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IT managers fear remote working data leaks

Businesses are concerned over potential security issues arising from remote working and guest network access, according to report.

Technology bosses, under pressure to make corporate networks more open, fear data leaks could result, according to a report.

Research from AEP said that 91 per cent of UK and North American IT executives think that factors such as remote working and outsourcing create a greater risk of sensitive data being accessed by prying eyes.

They also believed that wider network accessibility would also mean that there would be much wider risk from malicious content, with 89 per cent fearing a greater threat from malware. Similarly, 85 per cent felt there was more likelihood of hacking.

"On the one hand, IT managers are rightly under pressure to open the network door to partners, suppliers and customers, to improve efficiency, and enhance business processes," said Reginald Best, chief operating officer of AEP networks.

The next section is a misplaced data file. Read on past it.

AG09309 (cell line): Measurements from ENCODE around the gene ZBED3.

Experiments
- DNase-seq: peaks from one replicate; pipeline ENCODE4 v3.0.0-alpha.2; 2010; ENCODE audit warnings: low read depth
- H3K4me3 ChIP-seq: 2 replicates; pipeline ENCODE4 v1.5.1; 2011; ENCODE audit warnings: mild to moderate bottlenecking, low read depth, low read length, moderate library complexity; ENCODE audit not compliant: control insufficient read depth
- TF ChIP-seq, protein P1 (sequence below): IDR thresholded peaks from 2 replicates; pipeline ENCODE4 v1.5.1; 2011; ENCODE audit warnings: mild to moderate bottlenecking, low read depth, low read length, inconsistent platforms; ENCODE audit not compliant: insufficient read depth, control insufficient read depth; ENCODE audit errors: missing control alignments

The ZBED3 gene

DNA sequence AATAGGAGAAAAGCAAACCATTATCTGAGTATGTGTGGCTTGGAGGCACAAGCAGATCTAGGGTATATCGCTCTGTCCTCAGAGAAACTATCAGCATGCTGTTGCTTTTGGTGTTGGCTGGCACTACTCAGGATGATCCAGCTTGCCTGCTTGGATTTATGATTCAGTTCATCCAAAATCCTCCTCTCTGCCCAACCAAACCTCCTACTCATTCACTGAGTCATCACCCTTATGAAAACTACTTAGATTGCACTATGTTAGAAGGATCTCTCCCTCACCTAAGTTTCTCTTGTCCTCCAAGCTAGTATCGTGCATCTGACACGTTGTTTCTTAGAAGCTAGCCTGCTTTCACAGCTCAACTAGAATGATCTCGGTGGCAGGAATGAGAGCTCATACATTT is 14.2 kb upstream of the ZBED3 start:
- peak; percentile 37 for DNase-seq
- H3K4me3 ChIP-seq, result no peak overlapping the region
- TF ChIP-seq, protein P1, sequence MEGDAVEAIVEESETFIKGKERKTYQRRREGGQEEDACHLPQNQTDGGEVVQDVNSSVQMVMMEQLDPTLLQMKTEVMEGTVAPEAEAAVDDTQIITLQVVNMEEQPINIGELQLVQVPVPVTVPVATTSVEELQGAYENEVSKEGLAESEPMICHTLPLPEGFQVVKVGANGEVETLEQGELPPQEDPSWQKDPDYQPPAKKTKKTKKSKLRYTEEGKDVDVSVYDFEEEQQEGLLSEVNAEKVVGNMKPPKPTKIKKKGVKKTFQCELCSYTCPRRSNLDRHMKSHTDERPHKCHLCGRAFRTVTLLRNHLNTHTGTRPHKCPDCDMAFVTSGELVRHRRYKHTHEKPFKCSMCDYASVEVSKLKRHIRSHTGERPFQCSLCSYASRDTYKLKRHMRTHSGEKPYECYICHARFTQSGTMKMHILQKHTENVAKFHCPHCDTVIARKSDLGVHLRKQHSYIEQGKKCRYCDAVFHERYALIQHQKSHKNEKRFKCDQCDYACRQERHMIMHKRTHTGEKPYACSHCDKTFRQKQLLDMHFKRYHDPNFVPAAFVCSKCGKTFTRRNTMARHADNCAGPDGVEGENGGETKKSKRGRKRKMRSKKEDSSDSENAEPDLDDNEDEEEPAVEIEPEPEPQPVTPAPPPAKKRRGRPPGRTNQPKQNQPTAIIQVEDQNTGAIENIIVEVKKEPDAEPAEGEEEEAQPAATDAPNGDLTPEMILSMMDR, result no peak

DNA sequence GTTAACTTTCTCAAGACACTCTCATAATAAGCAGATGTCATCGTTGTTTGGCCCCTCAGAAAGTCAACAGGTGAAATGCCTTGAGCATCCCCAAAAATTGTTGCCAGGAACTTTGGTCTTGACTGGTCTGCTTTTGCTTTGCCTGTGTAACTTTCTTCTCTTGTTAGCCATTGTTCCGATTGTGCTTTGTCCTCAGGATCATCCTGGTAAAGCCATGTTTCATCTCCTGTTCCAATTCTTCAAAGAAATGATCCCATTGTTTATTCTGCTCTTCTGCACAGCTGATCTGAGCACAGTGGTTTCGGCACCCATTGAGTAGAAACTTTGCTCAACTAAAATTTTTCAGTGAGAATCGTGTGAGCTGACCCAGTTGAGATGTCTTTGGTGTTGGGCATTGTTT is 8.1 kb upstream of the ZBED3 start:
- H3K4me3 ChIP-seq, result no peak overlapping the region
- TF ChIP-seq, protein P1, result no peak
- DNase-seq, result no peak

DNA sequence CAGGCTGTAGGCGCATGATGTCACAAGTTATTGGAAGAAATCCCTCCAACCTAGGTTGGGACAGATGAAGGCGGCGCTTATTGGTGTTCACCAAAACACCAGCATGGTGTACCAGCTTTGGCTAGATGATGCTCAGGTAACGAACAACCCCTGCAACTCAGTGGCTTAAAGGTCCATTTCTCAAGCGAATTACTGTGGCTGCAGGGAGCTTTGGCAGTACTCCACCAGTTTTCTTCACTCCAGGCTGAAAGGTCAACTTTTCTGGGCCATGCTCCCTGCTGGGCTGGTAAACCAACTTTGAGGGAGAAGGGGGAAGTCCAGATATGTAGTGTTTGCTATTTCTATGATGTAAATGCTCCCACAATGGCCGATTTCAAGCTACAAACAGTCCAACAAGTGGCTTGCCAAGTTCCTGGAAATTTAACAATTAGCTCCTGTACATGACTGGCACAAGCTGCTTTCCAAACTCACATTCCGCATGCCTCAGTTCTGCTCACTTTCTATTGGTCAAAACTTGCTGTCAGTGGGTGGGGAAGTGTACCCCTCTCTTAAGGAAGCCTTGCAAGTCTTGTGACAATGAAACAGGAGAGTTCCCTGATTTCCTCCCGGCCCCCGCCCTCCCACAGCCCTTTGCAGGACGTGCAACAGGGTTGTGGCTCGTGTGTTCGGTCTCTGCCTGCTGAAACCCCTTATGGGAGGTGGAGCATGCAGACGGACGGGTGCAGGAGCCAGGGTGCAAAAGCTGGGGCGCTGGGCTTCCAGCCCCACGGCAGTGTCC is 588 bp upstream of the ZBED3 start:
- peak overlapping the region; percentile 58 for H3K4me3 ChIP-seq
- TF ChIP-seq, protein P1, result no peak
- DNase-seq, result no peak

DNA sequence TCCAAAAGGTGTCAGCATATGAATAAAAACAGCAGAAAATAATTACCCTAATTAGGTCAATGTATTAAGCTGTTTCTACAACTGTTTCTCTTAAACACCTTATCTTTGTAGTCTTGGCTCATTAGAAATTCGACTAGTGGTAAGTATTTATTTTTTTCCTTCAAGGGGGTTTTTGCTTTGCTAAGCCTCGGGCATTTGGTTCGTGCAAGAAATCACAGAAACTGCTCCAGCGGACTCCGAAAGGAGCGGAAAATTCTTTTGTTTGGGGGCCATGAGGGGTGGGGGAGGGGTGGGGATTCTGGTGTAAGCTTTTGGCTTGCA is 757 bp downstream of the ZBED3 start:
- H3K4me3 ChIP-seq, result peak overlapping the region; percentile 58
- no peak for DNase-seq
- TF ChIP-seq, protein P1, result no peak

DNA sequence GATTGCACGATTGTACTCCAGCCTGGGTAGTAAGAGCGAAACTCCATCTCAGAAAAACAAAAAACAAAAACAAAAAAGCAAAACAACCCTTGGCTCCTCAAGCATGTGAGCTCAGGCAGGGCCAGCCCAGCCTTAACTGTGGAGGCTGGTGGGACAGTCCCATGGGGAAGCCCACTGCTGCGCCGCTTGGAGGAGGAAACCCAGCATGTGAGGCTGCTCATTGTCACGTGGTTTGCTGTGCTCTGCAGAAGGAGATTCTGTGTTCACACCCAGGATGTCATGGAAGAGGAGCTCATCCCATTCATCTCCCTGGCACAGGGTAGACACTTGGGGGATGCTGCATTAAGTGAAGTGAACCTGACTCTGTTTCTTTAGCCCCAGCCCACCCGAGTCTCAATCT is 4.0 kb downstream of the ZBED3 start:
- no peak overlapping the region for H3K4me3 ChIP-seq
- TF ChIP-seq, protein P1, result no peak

"On the flip-side, they're sweating over how to prevent unauthorised access, protect company information and deflect malicious attacks."

Although the vast majority of IT execs knew the risks, they also realised more open networks were inevitable, with 94 per cent either already or planning to allow access to remote workers.

Over half of them permit or plan to permit access to contract staff or external IT support, but interestingly for some this openness also spreads to customers and guests.

To deal with the security issues, IT departments are spending more on new technology. The report revealed that 48 per cent of execs would stretch their security budgets to secure remote access in the next year.

Other solutions mentioned were network access control (41 per cent), identity-based network security solutions (37 per cent) and encryption (35 per cent).

Best said that there were many questions that IT needed to ask itself about how to safeguard more open networks: "What systems should specific types of remote workers be allowed to access? What should you do about visitors who don't have the required antivirus software on their machines but need to work on your network?"

"And what about providing a safe access to users who want to log in from third party locations such as internet cafes? How does the organisation track and audit access? These are the types of issues for which organisations need to develop policies," Best added.

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